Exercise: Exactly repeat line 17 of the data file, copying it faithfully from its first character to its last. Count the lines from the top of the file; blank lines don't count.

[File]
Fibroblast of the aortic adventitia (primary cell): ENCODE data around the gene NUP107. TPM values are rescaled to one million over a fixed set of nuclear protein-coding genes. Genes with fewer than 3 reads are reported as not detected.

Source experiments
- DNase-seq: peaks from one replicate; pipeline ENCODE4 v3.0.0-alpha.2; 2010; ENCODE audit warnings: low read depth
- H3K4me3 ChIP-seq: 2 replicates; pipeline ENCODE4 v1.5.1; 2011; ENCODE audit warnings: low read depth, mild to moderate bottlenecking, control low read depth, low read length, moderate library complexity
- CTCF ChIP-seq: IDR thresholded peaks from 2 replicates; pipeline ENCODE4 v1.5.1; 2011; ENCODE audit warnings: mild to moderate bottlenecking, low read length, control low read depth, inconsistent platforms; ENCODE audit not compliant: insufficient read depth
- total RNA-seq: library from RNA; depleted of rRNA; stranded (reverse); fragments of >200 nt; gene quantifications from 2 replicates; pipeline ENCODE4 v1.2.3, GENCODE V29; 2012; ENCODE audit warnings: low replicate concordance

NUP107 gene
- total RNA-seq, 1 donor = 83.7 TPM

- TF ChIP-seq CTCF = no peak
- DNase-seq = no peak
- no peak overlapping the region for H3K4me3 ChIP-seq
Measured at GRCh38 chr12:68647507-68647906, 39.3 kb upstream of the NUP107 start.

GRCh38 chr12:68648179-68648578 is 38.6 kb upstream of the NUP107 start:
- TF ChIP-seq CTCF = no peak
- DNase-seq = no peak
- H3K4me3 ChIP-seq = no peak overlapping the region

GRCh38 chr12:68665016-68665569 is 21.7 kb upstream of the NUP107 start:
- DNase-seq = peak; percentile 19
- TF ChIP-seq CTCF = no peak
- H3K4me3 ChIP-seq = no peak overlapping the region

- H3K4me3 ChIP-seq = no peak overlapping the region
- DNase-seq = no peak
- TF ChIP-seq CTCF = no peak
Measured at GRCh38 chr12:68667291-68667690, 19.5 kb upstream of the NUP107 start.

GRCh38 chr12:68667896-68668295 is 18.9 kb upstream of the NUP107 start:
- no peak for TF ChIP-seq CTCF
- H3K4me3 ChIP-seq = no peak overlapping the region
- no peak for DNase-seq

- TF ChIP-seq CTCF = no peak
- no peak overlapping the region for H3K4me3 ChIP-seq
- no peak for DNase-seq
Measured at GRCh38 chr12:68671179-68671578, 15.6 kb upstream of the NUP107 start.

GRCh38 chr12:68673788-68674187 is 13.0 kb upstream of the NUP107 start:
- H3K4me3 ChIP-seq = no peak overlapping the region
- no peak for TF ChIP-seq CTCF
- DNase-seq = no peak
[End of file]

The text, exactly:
GRCh38 chr12:68665016-68665569 is 21.7 kb upstream of the NUP107 start: